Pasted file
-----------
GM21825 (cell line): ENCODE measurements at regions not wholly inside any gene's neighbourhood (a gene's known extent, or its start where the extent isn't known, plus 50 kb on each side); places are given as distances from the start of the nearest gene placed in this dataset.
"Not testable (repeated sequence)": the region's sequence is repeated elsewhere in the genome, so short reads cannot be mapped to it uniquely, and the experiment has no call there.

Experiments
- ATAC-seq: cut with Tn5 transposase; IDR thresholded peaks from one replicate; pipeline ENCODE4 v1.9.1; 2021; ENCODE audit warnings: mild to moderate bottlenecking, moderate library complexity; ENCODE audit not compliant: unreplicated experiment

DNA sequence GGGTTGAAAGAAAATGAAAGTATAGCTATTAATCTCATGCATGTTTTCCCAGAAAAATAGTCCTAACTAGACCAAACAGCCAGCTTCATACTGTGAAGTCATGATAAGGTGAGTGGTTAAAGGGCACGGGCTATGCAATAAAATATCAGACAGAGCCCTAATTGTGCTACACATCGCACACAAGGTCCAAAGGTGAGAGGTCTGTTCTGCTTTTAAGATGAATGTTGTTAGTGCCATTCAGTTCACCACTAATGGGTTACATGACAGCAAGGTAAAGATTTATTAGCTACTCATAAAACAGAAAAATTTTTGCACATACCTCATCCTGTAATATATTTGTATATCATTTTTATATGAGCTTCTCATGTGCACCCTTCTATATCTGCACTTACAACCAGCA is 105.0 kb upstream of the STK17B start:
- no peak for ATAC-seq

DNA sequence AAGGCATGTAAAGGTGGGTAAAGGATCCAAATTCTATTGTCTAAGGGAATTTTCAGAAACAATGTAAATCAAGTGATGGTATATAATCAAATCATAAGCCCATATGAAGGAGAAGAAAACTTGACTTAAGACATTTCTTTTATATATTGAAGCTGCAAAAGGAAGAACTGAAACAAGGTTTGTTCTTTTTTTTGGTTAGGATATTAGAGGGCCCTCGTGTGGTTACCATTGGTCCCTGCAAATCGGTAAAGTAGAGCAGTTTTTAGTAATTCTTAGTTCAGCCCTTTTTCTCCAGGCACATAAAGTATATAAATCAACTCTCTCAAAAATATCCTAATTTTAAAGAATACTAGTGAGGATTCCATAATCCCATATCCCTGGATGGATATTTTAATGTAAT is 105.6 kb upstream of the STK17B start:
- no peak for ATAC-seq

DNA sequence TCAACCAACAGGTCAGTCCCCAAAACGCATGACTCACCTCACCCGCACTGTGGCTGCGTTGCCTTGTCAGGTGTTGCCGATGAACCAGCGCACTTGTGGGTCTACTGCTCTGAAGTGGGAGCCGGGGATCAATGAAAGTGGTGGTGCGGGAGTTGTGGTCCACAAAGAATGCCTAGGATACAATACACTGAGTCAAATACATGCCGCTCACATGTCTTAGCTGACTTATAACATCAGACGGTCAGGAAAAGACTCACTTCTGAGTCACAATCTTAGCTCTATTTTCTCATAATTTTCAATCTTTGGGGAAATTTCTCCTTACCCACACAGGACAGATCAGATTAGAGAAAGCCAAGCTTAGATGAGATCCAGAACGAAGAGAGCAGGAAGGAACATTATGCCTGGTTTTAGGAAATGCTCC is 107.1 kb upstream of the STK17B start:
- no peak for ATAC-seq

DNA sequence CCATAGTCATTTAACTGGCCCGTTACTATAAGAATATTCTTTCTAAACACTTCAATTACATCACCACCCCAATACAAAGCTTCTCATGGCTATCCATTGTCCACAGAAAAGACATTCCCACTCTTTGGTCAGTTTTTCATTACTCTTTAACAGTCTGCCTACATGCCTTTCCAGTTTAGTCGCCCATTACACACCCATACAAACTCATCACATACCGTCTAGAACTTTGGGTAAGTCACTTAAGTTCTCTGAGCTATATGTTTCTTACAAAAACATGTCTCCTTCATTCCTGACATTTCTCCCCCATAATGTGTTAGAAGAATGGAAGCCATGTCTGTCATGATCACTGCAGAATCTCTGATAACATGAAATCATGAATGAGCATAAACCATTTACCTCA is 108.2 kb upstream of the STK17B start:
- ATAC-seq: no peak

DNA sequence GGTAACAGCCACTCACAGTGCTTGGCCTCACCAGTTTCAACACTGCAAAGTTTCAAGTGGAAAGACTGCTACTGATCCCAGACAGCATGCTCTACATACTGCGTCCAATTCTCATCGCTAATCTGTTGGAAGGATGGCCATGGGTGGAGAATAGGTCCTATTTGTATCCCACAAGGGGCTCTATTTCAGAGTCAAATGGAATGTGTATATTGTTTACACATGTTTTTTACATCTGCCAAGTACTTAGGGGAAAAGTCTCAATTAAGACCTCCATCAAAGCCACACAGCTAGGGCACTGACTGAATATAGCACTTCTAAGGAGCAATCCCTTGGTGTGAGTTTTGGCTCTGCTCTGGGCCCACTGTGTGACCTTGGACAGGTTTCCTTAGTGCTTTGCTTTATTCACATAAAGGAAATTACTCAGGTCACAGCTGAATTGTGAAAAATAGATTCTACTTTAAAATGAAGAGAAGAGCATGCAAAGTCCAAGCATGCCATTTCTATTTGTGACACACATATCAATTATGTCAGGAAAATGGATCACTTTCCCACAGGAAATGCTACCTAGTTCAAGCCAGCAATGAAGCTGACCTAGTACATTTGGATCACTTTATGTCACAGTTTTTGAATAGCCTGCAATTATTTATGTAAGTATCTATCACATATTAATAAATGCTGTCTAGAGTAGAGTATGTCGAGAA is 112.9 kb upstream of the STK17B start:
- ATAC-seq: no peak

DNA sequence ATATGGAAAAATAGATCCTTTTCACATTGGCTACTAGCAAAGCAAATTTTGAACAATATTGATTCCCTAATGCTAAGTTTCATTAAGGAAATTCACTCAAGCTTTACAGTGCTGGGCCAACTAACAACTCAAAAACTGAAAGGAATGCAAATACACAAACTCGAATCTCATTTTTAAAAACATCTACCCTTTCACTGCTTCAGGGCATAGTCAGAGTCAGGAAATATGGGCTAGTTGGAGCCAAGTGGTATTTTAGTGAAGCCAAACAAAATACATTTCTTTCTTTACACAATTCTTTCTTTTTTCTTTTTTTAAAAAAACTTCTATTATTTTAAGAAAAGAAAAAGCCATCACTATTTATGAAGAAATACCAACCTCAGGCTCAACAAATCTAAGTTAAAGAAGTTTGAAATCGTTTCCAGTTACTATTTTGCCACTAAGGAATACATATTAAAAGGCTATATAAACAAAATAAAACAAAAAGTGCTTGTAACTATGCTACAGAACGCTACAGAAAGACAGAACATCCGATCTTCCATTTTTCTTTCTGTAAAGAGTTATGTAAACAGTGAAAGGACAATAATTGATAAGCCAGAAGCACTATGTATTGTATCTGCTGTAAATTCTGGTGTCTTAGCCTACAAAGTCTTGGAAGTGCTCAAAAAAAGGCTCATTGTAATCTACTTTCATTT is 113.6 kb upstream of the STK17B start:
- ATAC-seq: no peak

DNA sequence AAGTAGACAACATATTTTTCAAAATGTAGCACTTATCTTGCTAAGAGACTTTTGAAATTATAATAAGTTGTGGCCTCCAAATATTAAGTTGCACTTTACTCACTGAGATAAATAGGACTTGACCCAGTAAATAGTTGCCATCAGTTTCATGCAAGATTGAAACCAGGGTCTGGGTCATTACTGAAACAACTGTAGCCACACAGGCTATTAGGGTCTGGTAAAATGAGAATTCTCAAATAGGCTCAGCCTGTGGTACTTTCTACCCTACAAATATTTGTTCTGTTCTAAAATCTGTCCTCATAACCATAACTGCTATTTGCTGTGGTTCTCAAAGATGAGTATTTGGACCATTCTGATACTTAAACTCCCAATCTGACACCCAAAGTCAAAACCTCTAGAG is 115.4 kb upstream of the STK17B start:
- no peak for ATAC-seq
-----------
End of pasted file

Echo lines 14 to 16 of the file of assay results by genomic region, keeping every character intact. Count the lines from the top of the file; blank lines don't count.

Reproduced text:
- ATAC-seq: no peak

DNA sequence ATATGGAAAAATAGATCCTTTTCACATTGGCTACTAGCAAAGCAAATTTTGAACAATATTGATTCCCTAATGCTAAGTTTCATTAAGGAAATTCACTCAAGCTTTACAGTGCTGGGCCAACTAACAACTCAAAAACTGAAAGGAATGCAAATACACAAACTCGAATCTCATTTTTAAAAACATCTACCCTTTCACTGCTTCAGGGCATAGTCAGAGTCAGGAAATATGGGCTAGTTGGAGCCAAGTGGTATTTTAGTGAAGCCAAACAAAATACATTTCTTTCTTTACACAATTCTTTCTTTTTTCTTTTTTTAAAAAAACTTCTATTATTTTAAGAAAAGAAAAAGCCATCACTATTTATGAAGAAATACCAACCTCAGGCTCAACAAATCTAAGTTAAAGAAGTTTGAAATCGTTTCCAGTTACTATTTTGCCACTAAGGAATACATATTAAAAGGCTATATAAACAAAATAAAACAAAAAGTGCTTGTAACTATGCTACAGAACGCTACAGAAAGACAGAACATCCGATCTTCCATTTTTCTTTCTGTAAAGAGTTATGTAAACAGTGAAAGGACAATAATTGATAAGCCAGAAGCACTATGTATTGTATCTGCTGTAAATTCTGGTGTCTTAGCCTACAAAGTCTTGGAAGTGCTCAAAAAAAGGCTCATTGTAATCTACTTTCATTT is 113.6 kb upstream of the STK17B start:
- ATAC-seq: no peak